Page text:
Hospital Finance and 340B Updates

September 28, 2020

Medicare Updates COVID-19 Add-on Admission Payment to Require Positive Lab Test

The Centers for Medicare & Medicaid Services (CMS) has issued a new requirement for Medicare inpatient claims to be eligible for the COVID-19 20% diagnosis-related group (DRG) add-on payment, effective for admissions on or after September 1, 2020. Under the revised guidance, a patient’s medical record must document a positive COVID-19 laboratory test performed within 14 days of admission. The laboratory test may be conducted prior to the admission (including by an entity other than the hospital) or by the hospital as part of the admission.

CMS may conduct post-payment medical reviews to confirm the presence of a positive COVID-19 laboratory test, and if no such test is documented in the medical record, the 20% Medicare Severity (MS)-DRG increase will be recouped. A hospital that does not have evidence of a positive COVID-19 laboratory test must inform their Medicare Administrative Contractor (MAC) to stop the 20% add-on payment from being applied to an individual claim. CMS has released instructions about how hospitals should notify the MACs when submitting a COVID-19 claim where there is no documentation of a positive lab test. Providers must enter a Billing Note NTE02 “No Pos Test” on the electronic claim 837I or a remark “No Pos Test” on a paper claim. National Government Service (NGS) has advised providers to hold these claims until the systems changes are complete to process them correctly. The new CMS requirement presents challenges for hospital compliance and carries significant financial repercussions, prompting the American Hospital Association (AHA) to send a letter asking for additional flexibility. The letter addresses the inaccuracies of COVID-19 testing, difficulty in getting test results from third-party laboratories, and contradiction with official ICD-10-CM coding guidance.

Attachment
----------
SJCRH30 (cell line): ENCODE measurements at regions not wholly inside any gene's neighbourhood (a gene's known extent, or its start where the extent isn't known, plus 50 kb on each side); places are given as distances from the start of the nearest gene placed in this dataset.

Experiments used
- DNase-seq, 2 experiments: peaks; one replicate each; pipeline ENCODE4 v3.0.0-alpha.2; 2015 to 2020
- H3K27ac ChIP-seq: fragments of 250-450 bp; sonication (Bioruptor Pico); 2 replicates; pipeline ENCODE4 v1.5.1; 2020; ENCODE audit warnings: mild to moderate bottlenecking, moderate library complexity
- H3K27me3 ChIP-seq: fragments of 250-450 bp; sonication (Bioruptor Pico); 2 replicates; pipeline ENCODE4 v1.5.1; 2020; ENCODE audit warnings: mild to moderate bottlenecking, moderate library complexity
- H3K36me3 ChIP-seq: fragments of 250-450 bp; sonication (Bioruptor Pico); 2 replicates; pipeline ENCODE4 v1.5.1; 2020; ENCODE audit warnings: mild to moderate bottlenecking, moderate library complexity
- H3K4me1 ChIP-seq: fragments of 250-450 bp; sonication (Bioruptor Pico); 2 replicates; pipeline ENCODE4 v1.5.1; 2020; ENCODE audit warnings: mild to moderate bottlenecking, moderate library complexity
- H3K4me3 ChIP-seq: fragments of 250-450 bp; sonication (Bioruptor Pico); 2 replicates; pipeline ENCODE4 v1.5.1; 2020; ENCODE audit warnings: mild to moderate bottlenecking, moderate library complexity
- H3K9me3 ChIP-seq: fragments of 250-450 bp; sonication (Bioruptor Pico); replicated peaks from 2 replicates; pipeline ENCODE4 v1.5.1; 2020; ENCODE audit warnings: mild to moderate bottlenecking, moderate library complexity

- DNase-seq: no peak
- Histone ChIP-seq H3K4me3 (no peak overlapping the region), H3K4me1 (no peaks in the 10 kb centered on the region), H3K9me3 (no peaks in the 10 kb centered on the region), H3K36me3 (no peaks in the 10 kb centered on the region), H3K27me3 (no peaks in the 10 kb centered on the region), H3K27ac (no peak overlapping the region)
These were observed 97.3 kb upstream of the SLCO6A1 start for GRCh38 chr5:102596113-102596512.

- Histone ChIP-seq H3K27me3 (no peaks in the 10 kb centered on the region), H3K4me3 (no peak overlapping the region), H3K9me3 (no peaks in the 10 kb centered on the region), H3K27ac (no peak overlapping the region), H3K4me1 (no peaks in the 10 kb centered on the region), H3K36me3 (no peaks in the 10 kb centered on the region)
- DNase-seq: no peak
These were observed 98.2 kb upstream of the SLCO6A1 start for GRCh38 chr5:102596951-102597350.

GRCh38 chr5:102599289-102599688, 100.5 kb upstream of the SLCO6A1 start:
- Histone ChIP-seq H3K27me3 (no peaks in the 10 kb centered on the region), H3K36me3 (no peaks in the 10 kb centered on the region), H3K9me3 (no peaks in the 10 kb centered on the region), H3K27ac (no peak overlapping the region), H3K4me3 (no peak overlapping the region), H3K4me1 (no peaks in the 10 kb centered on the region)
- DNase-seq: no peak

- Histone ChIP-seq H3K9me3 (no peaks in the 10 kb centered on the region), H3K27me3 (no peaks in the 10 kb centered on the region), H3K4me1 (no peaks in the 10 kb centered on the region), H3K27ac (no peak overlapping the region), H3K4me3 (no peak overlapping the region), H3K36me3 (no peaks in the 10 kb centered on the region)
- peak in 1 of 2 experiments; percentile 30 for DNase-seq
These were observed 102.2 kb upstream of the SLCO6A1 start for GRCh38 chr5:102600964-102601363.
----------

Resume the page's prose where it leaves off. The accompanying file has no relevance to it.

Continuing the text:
GNYHA notes that having a positive laboratory test is not necessary to “confirm” a COVID-19 diagnosis, as coding rules permit provider documentation of signs and symptoms to be sufficient to code COVID-19. According to the official coding guidance (emphasis added):

Code only a confirmed diagnosis of the 2019 novel coronavirus disease (COVID-19) as documented by the provider or documentation of a positive COVID-19 test result. For a confirmed diagnosis, assign code U07.1, COVID-19. This is an exception to the hospital inpatient guideline Section II, H. In this context, “confirmation” does not require documentation of a positive test result for COVID-19; the provider’s documentation that the individual has COVID-19 is sufficient.

If the provider documents “suspected,” “possible,” “probable,” or “inconclusive” COVID-19, do not assign code U07.1. Instead, code the signs and symptoms reported. See guideline I.C.1.g.1.g.

Therefore, providers should continue to adhere to the official coding guidance when coding claims, but until such time that CMS modifies its guidance to qualify for the 20% DRG bump, must follow the MAC notification requirements if a positive laboratory test is not documented in the patient’s medical record.

Periodic Interim Payment Hospitals

Hospitals receiving periodic interim payments (PIP) should be aware that the standard PIP calculation does not factor in the 20% DRG add-on. Therefore, PIP hospitals are not currently receiving the cash associated with the DRG increase, and under normal processes, the increase would be paid upon cost report settlement. In discussions with NGS, we understand that they are willing to work with hospitals on an individual basis to modify the PIP calculation to account for the 20% increase.

Medicare Extends Appropriate Use Criteria Testing Period

CMS has extended the educational and operations testing period for the Appropriate Use Criteria (AUC) program through 2021. The original testing period expired at the end of 2020. During this period, providers should setup and test their processes to ensure compliance with the AUC requirements when ordering and billing advanced imaging services for Medicare beneficiaries. Beginning January 1, 2022, Medicare claims for “advanced” imaging services (both professional and facility claims) submitted without the required information will not be paid.